I blamed her for literally everything.
I judged her for every short fall, as though every fault of mine was an extension of her faults. It made my life much easier to manage because nothing was completely my doing, it was all somehow linked to her wrong doings.
When I silently needed her, I loathed her from afar.
She never realized when I needed her, because I never did vocalize my needs; I always felt that, ‘she should have just known.’ That’s what mother’s do, they just know and she failed me with her lack of intuition. How naive, mean and selfish I was for expecting so much from one person.
She is everything I promised I would not be to my own (future, potential) children. I guess I do not want to be educated, healthy, honest and have clear boundaries, because that is who my mother is.
She does not have time for your bullshit; if you are running around, in a terrible mood, she will not be accommodating you, regardless of your age or relationship to her.
My mother taught me a lot of valuable things.
She is one of the healthiest people I know and her ability to make nutritious, tasty desserts, her love of hot yoga and her practice of self care are all things I have wholeheartedly adopted into my own life, but I have not given her the credit she deserves.
It was not until some deep self-reflection that I realized so many things I am good at or enjoy are an extension of the things she taught me through practice.
The problem was that I did not receive verbal affirmations from her, which I was so desperately looking for.
I have a mother who has taught me by living her own life, but for some reason, I wanted her life to be about my life, not teaching me through her own. I wanted her to be like my friends’ mothers, sitting on my bed with me, for hours, and teaching through talking. My mother never had time for that, but I still did learn, through watching and shadowing her.
I resented my mother for having her own voice, identity and goals, asides, apart and above those of being a mother.
I resented it because it seemed that so many other mothers had let go of every single other identity they had, once they became a mother. I did not recognize them as anything but so-and-so’s mother, that was their whole image, nothing more, nothing less, but my mother refused to do this.
My mother is not like other mothers; having children is not her be all, end all and she is very vocal about it.
When I was a child, we struggled to make meaningful connections, something she has admitted to me and I to her.
The connection she felt to her other children was different to what she felt for me. The infinite feelings of adoration I had for my father, were not reciprocated to her either. For some reason, we just did not jive well together and it took us over twenty years together to figure out our own unique dance.
We could never explain and still cannot explain these differences we have, but our relationship is extremely special, all the same. I would say it is even more special than my blind adoration for my father because my relationship with my mother took work, a lot of work, for decades, from both of us, to reach a point of comfort.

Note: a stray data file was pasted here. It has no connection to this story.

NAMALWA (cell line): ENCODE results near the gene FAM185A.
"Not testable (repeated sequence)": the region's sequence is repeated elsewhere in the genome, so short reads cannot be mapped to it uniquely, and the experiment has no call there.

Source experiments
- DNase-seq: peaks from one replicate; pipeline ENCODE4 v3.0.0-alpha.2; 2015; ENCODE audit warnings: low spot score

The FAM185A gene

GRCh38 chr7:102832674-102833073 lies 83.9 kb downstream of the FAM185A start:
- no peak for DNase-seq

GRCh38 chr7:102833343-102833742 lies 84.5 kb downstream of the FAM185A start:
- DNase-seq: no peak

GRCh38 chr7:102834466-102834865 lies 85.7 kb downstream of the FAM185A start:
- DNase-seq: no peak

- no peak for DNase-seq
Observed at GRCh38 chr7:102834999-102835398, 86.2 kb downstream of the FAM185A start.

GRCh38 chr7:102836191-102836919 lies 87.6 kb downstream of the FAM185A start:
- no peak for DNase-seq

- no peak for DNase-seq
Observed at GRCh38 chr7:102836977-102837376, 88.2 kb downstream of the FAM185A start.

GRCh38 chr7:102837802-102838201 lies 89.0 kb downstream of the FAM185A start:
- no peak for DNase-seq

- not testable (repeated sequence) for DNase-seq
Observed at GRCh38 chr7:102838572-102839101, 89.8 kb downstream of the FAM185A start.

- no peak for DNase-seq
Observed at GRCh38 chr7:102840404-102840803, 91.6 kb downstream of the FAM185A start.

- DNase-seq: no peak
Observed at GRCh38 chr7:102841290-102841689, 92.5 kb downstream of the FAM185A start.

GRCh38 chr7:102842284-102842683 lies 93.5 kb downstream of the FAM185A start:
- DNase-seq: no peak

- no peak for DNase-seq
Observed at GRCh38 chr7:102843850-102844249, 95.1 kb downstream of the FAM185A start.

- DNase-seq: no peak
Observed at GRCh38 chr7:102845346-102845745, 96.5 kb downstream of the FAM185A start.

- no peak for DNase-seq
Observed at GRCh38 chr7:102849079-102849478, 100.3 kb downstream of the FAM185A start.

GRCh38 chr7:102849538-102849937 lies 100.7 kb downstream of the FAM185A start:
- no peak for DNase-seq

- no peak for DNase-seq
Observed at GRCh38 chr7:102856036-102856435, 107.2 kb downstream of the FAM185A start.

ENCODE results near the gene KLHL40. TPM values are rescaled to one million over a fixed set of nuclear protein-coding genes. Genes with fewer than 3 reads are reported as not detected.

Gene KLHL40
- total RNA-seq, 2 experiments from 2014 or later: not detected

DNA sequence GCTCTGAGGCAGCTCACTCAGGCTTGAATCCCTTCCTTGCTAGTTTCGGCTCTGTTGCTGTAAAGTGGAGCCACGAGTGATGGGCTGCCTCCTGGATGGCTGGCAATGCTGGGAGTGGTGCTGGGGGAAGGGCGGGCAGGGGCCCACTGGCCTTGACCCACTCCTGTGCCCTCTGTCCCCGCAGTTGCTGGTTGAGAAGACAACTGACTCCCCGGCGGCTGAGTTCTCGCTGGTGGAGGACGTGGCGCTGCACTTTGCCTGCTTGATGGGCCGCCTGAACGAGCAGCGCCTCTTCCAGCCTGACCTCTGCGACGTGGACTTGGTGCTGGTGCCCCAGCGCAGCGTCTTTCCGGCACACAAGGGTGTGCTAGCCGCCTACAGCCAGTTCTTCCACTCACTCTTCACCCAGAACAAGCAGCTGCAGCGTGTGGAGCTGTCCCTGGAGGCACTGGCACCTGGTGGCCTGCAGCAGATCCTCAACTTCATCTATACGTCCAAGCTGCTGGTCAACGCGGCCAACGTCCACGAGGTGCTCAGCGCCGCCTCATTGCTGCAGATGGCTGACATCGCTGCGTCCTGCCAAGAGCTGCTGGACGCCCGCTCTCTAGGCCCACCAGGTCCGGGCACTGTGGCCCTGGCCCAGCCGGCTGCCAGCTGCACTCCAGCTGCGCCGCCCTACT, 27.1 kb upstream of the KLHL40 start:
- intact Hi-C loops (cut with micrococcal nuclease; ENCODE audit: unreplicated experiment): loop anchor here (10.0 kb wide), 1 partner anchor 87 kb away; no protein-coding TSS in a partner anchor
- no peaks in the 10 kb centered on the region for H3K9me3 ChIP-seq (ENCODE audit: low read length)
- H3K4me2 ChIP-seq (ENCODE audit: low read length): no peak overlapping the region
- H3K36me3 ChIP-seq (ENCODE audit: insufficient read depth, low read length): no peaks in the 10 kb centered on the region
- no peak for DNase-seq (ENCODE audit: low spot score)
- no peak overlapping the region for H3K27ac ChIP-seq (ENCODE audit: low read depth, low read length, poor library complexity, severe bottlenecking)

I do not see her as a parental figure; she does not tell me what to do, she strategically and carefully doles out advice and most of our conversations, now, are about life and overcoming our day to day struggles, much like my conversations with friends of my same age.
We went from strangers to best friends, somewhere along the line.
Enemies in the household, both trying to claim more and more space to individuals who now lovingly share time over hour long phone calls regularly.
Hers is a call I rarely let go to voicemail.
I was hard on her and mean to her because we did not have a typical mother-daughter relationship, I was envious of others and saw only what my relationship was lacking, not its unique values.
What we have is different, but special, all the the same.
I do not hate her, I just expect (and expected) more from her than I do of my father…infinitely more because she is my mother.
I treat her, badly, because I know I can get away with it, because she is my mother.
It is not right; I should not expect godlike behaviour from a human being, but I do because she is my mother.
As a society, we expect and hold mother’s up to a much higher parenting standard than that which we expect of our fathers.
As a child, when my dad walked through the back door, after a long day of work, I was simply thrilled to see him. When my mother walked through the same back door, after a long day of work, I started reciting all of the things I needed from her.
I never expected anything from my father and lavishly doted on him for everything he provided, even if it was simply his presence. Everything my mother provided me was expected, so I never thought to be grateful for an ounce of it.
Society makes motherhood a job and fatherhood a heroic stance in the household.
My mother is honest; if you do not look good, she sure as hell is not going to lie and this is unorthodox. Mother’s are not suppose to be real, they are not supposed to be these fictitious characters who are flawlessly perfect.
The more I see my mother as a person, the better our relationship has become. The less I expect of her, or when I expect absolutely nothing from her, that is when our relationship is at our best.
I am now in my thirties, I should not need a parental figure, the way I did in my past, but I also acknowledge that my mother is not like other mother’s, nor should she be or will ever be.
She is a human being and her title of Mother is hers alone to define and not mine to create.